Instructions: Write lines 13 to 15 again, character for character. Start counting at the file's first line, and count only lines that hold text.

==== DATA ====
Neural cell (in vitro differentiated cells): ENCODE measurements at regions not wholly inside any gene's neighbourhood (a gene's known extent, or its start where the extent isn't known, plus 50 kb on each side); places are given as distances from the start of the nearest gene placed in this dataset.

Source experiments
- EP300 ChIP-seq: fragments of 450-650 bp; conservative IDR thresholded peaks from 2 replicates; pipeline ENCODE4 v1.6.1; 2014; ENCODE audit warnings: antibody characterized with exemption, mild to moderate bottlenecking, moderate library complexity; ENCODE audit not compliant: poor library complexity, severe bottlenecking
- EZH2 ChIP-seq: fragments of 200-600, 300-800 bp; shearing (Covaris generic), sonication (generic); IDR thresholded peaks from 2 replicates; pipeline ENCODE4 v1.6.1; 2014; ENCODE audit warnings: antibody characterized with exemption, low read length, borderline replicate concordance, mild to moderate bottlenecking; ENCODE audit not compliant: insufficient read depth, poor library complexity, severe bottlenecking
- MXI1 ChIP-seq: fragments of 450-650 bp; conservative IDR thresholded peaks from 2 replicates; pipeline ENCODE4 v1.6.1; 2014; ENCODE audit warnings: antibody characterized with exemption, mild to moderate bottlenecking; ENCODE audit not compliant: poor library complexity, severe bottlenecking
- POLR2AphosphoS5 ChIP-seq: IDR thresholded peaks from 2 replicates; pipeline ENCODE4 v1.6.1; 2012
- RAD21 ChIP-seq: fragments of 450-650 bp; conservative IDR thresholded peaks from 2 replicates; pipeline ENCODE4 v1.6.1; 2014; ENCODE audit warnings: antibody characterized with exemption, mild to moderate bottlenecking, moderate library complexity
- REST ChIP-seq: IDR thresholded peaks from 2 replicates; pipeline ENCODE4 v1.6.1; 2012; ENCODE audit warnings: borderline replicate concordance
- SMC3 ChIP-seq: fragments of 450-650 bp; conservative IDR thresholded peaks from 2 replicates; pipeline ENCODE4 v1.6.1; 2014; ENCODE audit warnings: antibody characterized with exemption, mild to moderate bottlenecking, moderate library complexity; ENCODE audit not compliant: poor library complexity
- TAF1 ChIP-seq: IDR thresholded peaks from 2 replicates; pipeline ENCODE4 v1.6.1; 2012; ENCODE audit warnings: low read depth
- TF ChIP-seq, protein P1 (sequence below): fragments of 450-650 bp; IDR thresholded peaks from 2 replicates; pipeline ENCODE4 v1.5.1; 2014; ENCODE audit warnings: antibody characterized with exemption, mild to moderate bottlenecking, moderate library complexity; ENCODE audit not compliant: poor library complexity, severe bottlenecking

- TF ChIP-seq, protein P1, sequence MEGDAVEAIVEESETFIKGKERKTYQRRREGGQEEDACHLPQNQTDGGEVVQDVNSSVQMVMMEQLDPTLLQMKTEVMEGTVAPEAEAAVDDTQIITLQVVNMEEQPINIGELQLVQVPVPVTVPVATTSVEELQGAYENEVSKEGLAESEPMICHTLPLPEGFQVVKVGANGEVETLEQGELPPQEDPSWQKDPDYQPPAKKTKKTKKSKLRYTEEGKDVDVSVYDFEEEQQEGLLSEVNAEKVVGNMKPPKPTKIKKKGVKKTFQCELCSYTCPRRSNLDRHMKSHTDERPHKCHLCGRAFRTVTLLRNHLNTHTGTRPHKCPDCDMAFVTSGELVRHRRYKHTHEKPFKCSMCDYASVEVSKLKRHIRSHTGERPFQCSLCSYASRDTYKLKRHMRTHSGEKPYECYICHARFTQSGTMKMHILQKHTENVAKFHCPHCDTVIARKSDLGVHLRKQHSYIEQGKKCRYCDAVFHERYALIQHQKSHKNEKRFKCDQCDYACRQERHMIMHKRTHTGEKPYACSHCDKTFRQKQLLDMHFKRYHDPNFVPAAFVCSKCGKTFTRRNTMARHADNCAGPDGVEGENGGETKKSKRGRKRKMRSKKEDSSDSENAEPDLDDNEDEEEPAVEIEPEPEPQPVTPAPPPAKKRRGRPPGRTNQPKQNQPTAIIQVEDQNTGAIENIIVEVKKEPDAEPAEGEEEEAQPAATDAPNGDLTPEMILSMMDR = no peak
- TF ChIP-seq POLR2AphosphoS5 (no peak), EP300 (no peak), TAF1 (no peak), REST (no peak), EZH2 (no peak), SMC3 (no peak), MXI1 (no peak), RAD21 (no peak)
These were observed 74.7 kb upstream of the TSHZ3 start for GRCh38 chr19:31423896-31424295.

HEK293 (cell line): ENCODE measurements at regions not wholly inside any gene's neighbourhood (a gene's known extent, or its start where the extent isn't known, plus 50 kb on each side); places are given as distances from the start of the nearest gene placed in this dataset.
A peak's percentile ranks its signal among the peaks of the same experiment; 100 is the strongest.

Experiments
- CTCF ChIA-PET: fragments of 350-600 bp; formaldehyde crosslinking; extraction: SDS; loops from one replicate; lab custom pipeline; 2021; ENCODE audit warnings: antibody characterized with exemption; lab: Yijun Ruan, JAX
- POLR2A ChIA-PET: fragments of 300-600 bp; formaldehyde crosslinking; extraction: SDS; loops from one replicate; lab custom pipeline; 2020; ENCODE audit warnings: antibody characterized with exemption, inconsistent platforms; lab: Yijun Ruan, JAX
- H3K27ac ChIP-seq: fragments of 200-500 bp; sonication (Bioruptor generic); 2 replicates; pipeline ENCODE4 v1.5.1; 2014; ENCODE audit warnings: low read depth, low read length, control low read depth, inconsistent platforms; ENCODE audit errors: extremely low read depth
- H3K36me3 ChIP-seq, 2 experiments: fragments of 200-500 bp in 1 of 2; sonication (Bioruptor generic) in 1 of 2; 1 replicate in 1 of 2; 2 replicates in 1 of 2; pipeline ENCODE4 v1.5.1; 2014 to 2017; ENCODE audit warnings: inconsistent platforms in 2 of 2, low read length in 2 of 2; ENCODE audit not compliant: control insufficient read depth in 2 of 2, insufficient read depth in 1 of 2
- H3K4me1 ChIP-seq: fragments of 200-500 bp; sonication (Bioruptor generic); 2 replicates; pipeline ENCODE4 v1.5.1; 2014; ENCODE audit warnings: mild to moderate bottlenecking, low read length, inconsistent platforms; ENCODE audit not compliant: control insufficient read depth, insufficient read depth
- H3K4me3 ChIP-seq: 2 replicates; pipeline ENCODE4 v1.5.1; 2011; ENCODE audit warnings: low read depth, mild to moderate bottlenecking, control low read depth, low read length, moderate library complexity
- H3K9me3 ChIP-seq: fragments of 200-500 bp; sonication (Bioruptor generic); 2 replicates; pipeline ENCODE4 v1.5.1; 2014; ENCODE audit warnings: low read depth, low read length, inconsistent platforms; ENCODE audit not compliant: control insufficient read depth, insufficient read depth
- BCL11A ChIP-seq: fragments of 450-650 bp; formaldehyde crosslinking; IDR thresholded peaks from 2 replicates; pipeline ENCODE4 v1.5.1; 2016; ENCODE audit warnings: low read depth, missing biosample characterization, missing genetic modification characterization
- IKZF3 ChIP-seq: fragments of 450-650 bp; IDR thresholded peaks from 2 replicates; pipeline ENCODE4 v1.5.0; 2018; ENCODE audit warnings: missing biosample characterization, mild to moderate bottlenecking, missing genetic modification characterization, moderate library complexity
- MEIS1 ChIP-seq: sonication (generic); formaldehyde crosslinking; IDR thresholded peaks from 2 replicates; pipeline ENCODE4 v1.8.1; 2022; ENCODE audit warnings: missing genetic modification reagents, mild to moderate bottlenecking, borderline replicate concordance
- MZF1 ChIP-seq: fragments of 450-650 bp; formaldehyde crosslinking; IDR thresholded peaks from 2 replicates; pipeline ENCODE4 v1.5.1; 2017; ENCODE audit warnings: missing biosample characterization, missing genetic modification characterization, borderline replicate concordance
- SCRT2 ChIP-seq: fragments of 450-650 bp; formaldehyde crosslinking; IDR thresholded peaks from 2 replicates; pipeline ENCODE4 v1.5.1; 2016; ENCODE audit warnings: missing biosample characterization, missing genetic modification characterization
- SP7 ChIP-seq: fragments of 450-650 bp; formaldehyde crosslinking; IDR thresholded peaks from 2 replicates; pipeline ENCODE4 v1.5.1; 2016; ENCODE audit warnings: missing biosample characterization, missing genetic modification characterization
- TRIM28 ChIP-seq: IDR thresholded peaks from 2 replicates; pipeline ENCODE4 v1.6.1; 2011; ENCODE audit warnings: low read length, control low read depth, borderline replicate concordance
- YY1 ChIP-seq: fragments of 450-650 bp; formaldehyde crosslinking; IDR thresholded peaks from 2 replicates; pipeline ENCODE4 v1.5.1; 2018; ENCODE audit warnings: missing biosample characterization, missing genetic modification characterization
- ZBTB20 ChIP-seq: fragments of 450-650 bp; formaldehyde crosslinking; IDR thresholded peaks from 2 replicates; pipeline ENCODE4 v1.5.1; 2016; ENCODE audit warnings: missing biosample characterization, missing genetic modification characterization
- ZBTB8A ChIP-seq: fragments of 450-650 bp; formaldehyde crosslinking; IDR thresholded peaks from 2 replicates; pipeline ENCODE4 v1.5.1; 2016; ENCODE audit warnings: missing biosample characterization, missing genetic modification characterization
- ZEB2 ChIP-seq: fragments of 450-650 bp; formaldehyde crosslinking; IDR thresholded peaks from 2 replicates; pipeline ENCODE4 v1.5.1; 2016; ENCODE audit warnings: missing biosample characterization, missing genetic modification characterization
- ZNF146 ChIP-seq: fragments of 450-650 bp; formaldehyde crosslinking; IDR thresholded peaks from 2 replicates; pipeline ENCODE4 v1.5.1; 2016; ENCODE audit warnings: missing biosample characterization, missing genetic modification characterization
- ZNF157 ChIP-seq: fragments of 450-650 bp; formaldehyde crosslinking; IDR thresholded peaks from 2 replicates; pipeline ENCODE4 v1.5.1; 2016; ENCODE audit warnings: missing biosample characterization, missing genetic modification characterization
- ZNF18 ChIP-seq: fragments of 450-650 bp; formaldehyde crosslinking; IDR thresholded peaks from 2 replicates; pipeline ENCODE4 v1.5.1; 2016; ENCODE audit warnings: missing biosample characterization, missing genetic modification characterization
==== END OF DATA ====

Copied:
- TF ChIP-seq POLR2AphosphoS5 (no peak), EP300 (no peak), TAF1 (no peak), REST (no peak), EZH2 (no peak), SMC3 (no peak), MXI1 (no peak), RAD21 (no peak)
These were observed 74.7 kb upstream of the TSHZ3 start for GRCh38 chr19:31423896-31424295.

HEK293 (cell line): ENCODE measurements at regions not wholly inside any gene's neighbourhood (a gene's known extent, or its start where the extent isn't known, plus 50 kb on each side); places are given as distances from the start of the nearest gene placed in this dataset.